Campbell Buckley, a Sandy Bay resident is out with his machete to tackle the invasive white weed that is putting down roots in one of his fields. Campbell’s story is a familiar one. He grew up in Sandy Bay, emigrated to the UK where he lived and worked for 38 years, before returning home eight years ago to retire. He now enjoys a gentle routine driving the SHAPE bus for few hours each morning and chores such as today’s white weed offensive.
“Not much has changed in Sandy Bay, just more houses, that’s the main thing,” Campbell tells us. Knowing we’re exploring the district he suggests Lemon Grove right at the bottom of the valley may have been home to Fernando Lopez, the first resident on St Helena.
Jesus Lives In Sandy Bay
Sandy Bay can appear very quiet and deserted if you’re driving through. The island’s electoral register (Feb 2016) indicates the population of Sandy Bay accounts for just 6% of everyone listed. That would work out to around 250 people living in the district. But take a walk or sit and rest for a while and you will soon meet some interesting characters.
Raymond Isaac is another Sandy Bay original; in fact one of his nicknames is “Sandy Bay,” the other is “Jesus.” His long beard and authentic ‘mountain man’ look makes him very popular with tourists who regularly request to have their photos taken with him. “A whole busload once stopped and asked to take pictures with me!” chuckles Raymond. “I’ve been growing my beard since September 1975. Before that I’ve only taken a full shave about 11 or 12 times.”
Raymond spent many years working as a rigger for the BBC on Ascension Island. He returned home 23 years ago and now, at age 62, tends one of the banana plantations in Sandy Bay.
Rex Thomas also has a great story. He left St Helena in 70s along with 34 other Saints and spent 15 years working on Union Castle ships. He told us tales of his amazing travels: Japan, Tasmania, Alaska, South and North America to name a few. His favourite place was the “prairies” around Philadelphia in the USA. Rex also spent time working on the old RMS St Helena (pre 1990) and on the Falkland Islands.
St Helena Coffee
We stroll on past Colin’s Bar, a popular if distant get-a-way for islanders looking to enjoy a drink with a different view.
Around the next bend is one of the coffee plantations in the district, clinging to the side of the slope. This particular coffee plantation in Sandy Bay is owned and managed by Solomon and Company. St Helena coffee enjoys prestigious status on the world market, something to do with the climate and soil conditions I believe.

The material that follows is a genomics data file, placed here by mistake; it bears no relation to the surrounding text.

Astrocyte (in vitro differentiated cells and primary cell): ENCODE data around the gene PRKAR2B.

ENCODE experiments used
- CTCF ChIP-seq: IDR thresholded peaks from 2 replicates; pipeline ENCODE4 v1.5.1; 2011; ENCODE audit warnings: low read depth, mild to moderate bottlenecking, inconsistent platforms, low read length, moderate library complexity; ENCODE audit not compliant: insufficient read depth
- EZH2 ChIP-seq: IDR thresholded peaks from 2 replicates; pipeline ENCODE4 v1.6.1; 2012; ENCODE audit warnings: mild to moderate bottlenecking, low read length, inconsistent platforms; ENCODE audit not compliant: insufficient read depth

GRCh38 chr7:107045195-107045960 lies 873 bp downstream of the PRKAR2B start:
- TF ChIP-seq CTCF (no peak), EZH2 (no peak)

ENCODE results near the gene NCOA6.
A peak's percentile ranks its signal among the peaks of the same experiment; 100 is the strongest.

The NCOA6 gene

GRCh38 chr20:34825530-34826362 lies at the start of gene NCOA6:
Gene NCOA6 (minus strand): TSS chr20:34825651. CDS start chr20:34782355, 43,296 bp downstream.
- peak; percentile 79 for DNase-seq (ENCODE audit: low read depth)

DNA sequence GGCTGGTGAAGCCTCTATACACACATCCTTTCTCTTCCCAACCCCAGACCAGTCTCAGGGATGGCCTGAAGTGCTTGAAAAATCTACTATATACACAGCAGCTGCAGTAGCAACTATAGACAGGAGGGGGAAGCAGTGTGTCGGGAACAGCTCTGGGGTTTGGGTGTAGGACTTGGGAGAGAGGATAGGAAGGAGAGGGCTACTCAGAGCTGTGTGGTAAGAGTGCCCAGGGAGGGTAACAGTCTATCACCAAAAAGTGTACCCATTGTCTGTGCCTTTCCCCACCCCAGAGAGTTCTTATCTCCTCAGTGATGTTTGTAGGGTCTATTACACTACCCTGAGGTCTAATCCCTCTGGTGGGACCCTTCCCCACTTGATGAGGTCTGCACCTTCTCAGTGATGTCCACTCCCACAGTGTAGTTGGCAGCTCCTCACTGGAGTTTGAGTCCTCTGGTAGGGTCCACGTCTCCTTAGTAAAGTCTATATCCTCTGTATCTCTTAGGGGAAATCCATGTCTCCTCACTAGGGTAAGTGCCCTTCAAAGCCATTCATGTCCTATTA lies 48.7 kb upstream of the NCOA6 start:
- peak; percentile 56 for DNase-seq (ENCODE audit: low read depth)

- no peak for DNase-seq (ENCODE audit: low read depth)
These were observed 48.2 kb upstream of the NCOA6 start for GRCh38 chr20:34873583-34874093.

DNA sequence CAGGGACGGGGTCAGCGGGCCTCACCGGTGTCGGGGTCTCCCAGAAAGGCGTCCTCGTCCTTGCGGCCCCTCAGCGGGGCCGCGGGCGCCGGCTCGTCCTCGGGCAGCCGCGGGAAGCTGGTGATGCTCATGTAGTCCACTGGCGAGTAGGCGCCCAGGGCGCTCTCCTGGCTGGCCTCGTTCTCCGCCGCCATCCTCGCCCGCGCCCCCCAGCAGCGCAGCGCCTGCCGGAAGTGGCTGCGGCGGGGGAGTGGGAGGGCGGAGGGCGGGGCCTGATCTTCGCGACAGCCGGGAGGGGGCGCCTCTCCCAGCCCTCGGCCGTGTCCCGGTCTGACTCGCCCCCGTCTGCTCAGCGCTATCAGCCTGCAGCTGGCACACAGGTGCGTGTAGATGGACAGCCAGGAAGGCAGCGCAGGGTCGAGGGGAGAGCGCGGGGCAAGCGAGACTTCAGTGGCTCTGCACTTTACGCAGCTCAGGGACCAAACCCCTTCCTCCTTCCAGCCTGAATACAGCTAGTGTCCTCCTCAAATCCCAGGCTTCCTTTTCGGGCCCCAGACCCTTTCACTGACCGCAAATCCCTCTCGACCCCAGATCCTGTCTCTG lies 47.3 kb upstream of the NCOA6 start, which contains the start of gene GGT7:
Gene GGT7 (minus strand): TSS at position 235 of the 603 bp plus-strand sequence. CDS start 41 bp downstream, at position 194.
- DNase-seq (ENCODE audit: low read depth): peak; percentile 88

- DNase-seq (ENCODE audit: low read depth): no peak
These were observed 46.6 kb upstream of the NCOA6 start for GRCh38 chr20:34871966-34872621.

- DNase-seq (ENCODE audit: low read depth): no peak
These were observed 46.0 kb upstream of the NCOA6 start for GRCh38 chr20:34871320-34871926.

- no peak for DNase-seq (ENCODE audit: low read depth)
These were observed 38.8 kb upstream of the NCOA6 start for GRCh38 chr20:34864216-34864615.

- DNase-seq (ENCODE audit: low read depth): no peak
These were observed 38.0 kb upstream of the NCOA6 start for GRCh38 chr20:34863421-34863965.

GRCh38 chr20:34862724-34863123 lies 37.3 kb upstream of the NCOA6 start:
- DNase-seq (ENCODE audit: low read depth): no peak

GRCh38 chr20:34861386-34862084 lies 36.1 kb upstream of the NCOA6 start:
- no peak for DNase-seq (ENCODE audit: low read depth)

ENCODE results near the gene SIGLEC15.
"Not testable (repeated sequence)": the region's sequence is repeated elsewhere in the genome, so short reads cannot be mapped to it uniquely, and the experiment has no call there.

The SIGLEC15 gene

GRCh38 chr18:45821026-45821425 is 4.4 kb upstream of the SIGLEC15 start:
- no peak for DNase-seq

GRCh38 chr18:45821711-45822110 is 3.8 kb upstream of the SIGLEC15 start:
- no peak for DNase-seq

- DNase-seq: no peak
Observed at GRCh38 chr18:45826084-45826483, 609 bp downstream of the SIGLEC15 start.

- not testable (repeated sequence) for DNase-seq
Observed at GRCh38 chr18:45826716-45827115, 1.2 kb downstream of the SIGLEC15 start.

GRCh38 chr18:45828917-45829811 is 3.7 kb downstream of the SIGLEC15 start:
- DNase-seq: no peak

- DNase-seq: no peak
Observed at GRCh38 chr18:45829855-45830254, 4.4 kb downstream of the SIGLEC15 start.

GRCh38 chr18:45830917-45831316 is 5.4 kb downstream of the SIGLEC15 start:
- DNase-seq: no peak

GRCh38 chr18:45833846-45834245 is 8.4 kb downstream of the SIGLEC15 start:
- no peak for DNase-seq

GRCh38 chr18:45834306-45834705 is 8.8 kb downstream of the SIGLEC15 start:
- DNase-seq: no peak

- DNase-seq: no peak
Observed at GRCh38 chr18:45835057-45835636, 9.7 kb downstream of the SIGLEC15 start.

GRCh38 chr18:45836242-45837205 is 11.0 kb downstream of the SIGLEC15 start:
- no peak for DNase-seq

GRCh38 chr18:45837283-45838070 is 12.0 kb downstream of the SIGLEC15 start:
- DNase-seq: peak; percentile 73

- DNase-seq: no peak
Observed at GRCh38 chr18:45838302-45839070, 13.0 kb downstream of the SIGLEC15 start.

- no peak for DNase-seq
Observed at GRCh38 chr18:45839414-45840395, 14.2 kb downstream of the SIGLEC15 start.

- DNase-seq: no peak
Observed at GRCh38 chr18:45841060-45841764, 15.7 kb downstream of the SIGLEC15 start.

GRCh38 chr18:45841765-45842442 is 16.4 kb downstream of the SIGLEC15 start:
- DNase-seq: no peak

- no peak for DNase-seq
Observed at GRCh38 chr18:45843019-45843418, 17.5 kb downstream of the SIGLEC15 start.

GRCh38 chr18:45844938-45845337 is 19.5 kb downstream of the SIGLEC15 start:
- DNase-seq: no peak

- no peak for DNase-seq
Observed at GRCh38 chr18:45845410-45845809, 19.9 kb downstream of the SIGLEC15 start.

The diversity of flora throughout Sandy Bay is remarkable. Walking along the road you soon spot all types of fruit dangling on long limbs out over the banks, daring you to try reach them. Oranges, locquats, plums, bananas, medlems, guavas, and wild raspberries are the main ones depending on the time of year.
Sandy Bay Baptist Chapel
The Sandy Bay Baptist Chapel, a little church set against the towering column of Lot, signals another change in landscape. We are much lower down now and the greenery here changes rapidly to a more dry and dusty terrain.
Below the chapel the route turns quite precarious, as the road becomes steeper, narrower and tighter in the hairpins with unsettling drop-offs into the valley. But once down this last stretch you find yourself in the bottom of the Sandy Bay valley.
Down here is one of the most remote places to live on St Helena. Streams that originate on the peaks above, converge here, running all the way down to the sea. The tell tale line of green runs through valley, marking the flow of water.
And finally to Sandy Bay Beach with its black sand nestled between towering cliffs on either side. It’s not suitable for swimming here but the area is popular with locals for picnics and fishing trips and there are historic fortifications that can be explored. The Lot’s Wife’s Ponds Post Box walk also begins from here.
Time to head back up the hill!